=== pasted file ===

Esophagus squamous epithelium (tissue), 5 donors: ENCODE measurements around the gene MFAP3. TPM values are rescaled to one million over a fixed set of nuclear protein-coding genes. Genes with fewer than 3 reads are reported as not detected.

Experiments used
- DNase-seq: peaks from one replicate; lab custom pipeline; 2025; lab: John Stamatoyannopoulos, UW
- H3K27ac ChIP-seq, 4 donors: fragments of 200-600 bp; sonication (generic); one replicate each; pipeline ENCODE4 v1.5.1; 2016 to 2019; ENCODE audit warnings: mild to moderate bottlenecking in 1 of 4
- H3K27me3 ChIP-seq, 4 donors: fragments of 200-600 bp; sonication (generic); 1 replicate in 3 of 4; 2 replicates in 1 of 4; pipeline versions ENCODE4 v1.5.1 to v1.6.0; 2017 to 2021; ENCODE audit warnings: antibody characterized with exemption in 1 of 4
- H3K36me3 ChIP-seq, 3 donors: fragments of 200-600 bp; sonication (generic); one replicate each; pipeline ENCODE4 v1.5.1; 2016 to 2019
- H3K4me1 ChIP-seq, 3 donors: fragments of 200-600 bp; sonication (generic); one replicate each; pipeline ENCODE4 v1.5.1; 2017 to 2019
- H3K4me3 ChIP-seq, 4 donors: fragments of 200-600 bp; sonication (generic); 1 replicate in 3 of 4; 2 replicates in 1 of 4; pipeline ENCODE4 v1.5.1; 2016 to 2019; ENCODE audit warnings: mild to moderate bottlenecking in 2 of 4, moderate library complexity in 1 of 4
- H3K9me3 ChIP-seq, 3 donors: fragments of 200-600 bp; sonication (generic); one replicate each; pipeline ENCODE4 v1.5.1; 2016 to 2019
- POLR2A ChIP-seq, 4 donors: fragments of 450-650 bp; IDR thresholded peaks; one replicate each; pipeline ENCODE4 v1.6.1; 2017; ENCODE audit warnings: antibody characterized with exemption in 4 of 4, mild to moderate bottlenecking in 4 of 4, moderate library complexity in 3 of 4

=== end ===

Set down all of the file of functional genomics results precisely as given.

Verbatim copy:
Esophagus squamous epithelium (tissue), 5 donors: ENCODE measurements around the gene MFAP3. TPM values are rescaled to one million over a fixed set of nuclear protein-coding genes. Genes with fewer than 3 reads are reported as not detected.

Experiments used
- DNase-seq: peaks from one replicate; lab custom pipeline; 2025; lab: John Stamatoyannopoulos, UW
- H3K27ac ChIP-seq, 4 donors: fragments of 200-600 bp; sonication (generic); one replicate each; pipeline ENCODE4 v1.5.1; 2016 to 2019; ENCODE audit warnings: mild to moderate bottlenecking in 1 of 4
- H3K27me3 ChIP-seq, 4 donors: fragments of 200-600 bp; sonication (generic); 1 replicate in 3 of 4; 2 replicates in 1 of 4; pipeline versions ENCODE4 v1.5.1 to v1.6.0; 2017 to 2021; ENCODE audit warnings: antibody characterized with exemption in 1 of 4
- H3K36me3 ChIP-seq, 3 donors: fragments of 200-600 bp; sonication (generic); one replicate each; pipeline ENCODE4 v1.5.1; 2016 to 2019
- H3K4me1 ChIP-seq, 3 donors: fragments of 200-600 bp; sonication (generic); one replicate each; pipeline ENCODE4 v1.5.1; 2017 to 2019
- H3K4me3 ChIP-seq, 4 donors: fragments of 200-600 bp; sonication (generic); 1 replicate in 3 of 4; 2 replicates in 1 of 4; pipeline ENCODE4 v1.5.1; 2016 to 2019; ENCODE audit warnings: mild to moderate bottlenecking in 2 of 4, moderate library complexity in 1 of 4
- H3K9me3 ChIP-seq, 3 donors: fragments of 200-600 bp; sonication (generic); one replicate each; pipeline ENCODE4 v1.5.1; 2016 to 2019
- POLR2A ChIP-seq, 4 donors: fragments of 450-650 bp; IDR thresholded peaks; one replicate each; pipeline ENCODE4 v1.6.1; 2017; ENCODE audit warnings: antibody characterized with exemption in 4 of 4, mild to moderate bottlenecking in 4 of 4, moderate library complexity in 3 of 4